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Can Syrians Find Refuge
In The Phoenix Metro?

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Despite The Rhetoric, Refugees Are Not Only In Need Of New Places To Live, But Must Pass Rigorous Screening Processes To Be Granted A Visa To The Land Of The Free


By Wayne Schutsky
Modern Times Magazine

Dec. 19, 2015 — As 2016 approaches, Syria is entering the sixth year of its civil war that began during the Arab Spring in 2011. For most Syrians, violence remains a daily boggle, forcing more than 4 million Syrian citizens to flee their homes and seek refuge in other nations.

The international response to the crisis has been uneven. For instance, German authorities recently announced that the country could accept up to 1.5 million refugees this year, prompting Chancellor Angela Merkel to call for a reduction in refugees coming to the country. Turkey (2.29 million refugees), Lebanon (1.07 million) and Jordan (633,000) have also led the charge in accepting Syrian refugees, according to Syrian Refugee Regional Response data from the UN Refugee Agency.

Compared with those nations, the U.S. response to the refugee crisis has been underwhelming. The U.S. has admitted just 2,034 Syrian refugees into the country since 2011, according to an infographic released by the White House. This laggard response is in spite of the fact that the United Nations High Commissioner for Refugees, or UNHCR, has referred 23,092 Syrian refugees to the U.S. Refugee Admissions Program during the same span.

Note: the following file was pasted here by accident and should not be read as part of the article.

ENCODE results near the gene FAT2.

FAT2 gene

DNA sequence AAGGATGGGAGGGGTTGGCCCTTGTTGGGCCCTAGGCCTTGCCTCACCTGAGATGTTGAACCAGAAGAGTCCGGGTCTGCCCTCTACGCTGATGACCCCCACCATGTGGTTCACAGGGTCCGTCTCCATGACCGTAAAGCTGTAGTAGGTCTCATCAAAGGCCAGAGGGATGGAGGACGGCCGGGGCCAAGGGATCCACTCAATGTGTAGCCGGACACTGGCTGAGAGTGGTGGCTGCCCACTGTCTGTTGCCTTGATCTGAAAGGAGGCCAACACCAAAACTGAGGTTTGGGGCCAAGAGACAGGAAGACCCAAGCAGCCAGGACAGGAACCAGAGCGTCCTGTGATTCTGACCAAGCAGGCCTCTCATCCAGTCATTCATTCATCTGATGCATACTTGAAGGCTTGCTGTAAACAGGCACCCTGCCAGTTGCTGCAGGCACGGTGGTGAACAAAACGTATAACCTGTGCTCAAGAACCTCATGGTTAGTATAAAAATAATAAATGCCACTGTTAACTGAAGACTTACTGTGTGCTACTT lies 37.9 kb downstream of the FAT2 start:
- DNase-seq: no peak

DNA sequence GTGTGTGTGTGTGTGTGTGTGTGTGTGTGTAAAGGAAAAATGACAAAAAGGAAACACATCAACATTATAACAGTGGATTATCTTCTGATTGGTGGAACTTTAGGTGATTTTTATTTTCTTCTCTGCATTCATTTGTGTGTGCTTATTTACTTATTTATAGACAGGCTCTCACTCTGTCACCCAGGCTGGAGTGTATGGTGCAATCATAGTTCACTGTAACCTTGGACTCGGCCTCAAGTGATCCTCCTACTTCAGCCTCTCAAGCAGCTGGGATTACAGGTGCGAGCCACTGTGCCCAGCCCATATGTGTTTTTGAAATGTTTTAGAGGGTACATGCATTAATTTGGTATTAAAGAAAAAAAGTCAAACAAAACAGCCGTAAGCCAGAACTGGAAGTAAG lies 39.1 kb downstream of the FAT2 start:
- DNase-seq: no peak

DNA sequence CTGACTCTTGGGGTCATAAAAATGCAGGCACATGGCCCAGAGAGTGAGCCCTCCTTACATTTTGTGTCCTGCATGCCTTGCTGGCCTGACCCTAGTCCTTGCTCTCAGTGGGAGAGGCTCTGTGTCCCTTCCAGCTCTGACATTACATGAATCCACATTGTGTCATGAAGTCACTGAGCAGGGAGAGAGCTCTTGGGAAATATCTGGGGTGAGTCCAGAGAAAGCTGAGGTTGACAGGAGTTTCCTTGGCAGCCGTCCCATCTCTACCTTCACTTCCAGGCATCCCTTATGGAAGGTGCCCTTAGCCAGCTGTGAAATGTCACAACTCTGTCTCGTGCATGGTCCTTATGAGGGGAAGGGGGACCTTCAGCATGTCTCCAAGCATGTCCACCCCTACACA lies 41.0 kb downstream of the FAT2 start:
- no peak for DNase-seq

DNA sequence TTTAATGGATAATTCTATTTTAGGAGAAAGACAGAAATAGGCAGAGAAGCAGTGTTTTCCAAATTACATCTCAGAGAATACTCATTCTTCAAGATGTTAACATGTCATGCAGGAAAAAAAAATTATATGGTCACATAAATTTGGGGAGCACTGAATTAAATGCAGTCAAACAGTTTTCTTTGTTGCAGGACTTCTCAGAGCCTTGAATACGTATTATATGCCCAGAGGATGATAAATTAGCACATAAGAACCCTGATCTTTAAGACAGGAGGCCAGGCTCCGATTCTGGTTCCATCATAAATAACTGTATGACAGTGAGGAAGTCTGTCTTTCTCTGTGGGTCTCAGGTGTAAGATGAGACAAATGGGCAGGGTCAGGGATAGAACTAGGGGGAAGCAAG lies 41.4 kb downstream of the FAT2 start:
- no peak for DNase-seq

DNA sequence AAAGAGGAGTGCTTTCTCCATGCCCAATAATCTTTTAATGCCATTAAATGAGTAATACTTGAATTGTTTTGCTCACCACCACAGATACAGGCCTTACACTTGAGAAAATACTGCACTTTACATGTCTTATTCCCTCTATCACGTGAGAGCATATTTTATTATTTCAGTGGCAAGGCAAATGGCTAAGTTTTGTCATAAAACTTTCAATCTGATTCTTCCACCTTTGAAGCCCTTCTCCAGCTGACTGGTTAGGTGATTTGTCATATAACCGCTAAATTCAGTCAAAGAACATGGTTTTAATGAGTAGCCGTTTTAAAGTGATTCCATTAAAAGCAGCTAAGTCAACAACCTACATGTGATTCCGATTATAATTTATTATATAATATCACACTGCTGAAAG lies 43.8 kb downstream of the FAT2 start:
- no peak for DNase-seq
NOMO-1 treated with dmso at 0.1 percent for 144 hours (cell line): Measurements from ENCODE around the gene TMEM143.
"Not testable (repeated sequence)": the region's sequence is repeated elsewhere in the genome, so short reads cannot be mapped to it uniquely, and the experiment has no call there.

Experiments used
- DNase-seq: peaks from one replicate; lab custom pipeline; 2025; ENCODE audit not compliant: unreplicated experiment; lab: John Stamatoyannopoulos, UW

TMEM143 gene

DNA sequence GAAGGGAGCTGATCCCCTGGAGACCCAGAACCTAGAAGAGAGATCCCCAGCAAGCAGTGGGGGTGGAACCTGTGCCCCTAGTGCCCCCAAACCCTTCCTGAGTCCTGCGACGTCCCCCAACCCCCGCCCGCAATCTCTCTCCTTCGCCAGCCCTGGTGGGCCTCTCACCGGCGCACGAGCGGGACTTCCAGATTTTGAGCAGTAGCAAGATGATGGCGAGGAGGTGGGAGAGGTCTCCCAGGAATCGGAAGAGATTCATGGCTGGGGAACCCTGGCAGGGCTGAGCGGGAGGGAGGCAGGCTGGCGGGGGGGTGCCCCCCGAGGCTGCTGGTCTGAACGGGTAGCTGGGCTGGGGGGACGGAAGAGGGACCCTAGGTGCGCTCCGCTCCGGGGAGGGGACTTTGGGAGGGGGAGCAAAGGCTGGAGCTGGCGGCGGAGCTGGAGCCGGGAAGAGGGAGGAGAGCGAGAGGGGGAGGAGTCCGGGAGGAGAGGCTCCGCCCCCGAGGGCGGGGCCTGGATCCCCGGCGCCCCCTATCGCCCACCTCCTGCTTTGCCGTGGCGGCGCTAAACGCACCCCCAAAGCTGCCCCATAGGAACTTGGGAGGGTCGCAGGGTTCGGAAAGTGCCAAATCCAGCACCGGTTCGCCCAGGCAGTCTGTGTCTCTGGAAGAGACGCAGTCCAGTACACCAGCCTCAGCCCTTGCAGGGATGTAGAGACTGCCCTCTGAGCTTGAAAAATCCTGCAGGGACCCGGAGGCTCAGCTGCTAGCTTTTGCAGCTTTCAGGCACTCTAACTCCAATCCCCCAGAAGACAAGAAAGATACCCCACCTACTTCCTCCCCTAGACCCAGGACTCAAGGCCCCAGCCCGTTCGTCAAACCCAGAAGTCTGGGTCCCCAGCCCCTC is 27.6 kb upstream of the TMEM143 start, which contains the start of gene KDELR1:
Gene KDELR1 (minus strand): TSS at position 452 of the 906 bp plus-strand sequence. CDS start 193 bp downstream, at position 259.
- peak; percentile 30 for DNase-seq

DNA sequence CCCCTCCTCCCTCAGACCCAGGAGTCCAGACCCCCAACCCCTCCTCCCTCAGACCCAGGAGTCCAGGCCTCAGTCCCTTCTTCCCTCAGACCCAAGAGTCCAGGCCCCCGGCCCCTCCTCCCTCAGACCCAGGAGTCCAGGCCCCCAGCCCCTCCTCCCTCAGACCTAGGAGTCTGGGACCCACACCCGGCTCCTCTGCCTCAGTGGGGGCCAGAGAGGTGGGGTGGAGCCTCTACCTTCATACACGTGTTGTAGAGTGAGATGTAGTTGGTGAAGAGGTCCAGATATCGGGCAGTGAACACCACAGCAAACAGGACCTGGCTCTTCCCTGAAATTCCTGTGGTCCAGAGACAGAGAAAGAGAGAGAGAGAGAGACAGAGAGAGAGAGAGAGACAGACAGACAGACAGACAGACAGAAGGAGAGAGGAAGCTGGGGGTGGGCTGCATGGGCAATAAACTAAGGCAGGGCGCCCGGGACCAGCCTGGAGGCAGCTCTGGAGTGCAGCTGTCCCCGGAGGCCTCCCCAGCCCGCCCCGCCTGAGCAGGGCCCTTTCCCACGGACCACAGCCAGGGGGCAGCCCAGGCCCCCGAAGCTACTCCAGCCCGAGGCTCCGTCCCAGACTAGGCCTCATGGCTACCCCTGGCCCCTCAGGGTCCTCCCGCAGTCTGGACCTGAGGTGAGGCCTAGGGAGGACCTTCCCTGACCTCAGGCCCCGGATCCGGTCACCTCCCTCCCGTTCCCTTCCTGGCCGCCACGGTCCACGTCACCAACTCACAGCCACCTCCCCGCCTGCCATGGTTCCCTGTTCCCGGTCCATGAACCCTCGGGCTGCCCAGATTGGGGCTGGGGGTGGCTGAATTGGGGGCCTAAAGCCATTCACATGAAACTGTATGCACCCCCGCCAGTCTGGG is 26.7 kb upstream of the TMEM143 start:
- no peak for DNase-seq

Of the over 2,000 Syrian refugees in the U.S., about 100 to 200 currently live in Arizona, according to the U.S. State Department’s Bureau of Population, Refugees and Migration.

Syrian refugees in this country are just looking to rebuild their lives, said Zana Alattar, a student at Arizona State University founder and national student director at Students Organize 4 Syria (SOS), a national organization aiming to shed light on the situation in Syria and provide humanitarian aid to Syrians affected by the conflict. This is a difficult task as many refugees suffer from PTSD due to trauma experienced in the Syrian Civil War. This task is made doubly difficult due to the fact that many refugees also do not speak English and must acclimate to an entirely new culture in the U.S., she said.

“My response to people voicing anti-Syrian or anti-Muslim rhetoric is to tell them to go out and meet these Syrian refugee families,” said Alattar. “Get to know what they’ve suffered through and realize that their biggest enemy is Assad, the Syrian regime and ISIS. They are the furthest from anyone who would sympathize with any of the extremists or work with them because they truly destroyed their lives.”